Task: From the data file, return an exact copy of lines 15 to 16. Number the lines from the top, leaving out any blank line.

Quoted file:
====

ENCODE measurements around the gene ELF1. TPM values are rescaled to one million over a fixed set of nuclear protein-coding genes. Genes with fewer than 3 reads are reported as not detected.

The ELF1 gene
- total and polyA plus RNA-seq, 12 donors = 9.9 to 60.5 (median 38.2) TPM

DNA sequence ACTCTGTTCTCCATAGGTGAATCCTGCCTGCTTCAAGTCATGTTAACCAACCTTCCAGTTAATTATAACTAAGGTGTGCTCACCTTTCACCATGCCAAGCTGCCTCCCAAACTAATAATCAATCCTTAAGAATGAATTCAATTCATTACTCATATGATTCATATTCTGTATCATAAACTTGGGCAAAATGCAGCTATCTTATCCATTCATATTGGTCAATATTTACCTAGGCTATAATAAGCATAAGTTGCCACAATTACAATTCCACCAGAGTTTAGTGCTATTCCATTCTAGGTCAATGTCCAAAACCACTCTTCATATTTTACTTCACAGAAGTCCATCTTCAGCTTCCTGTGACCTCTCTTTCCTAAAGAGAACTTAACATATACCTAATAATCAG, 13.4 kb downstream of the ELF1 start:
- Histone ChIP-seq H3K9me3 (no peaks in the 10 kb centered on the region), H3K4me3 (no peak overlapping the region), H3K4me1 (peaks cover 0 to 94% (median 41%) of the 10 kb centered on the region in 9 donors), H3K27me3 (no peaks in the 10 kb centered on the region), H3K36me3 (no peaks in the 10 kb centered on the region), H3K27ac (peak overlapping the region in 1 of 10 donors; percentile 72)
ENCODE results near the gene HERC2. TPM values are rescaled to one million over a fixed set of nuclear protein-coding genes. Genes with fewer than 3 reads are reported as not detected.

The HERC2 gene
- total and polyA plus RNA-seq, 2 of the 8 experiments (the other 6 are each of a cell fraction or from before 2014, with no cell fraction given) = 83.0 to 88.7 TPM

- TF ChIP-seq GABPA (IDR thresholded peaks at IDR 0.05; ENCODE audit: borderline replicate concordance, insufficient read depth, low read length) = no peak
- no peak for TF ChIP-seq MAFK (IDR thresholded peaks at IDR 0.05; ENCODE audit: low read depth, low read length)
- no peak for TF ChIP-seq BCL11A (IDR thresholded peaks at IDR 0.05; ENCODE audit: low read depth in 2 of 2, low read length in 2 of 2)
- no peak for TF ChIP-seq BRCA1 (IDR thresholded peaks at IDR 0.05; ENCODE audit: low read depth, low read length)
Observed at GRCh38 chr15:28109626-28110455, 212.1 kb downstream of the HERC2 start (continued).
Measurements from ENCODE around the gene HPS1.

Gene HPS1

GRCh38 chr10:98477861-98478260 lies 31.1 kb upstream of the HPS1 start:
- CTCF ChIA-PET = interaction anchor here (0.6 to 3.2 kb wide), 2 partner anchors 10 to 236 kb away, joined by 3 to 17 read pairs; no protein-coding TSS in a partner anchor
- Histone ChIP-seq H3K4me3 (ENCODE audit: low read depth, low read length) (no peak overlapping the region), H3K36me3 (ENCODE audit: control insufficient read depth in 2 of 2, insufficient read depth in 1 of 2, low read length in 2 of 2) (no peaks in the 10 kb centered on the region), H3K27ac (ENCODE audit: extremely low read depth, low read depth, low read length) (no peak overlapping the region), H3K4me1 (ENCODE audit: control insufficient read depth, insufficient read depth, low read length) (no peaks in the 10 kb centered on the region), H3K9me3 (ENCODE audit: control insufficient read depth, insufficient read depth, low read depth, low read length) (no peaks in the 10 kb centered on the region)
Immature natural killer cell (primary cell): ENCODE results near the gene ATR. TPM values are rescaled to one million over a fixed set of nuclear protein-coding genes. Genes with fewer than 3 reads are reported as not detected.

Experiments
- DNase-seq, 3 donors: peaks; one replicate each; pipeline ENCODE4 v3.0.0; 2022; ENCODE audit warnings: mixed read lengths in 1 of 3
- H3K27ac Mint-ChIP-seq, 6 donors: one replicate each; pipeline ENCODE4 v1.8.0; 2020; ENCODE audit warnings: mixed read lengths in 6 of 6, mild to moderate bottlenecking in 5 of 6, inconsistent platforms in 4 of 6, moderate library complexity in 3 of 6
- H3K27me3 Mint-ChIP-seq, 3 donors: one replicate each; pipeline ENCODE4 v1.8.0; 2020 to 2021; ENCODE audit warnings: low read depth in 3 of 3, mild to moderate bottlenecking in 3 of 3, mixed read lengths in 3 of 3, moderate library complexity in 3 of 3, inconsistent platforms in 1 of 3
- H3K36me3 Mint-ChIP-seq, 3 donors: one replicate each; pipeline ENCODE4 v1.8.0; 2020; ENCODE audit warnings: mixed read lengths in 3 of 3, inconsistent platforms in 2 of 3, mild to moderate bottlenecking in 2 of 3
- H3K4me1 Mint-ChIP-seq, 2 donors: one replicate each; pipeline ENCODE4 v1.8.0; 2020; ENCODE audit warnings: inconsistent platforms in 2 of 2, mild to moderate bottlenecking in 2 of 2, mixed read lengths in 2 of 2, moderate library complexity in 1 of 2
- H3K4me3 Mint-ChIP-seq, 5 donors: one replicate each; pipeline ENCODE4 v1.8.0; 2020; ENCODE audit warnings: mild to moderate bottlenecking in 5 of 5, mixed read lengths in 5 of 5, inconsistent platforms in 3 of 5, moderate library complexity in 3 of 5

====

Gene HPS1

GRCh38 chr10:98477861-98478260 lies 31.1 kb upstream of the HPS1 start: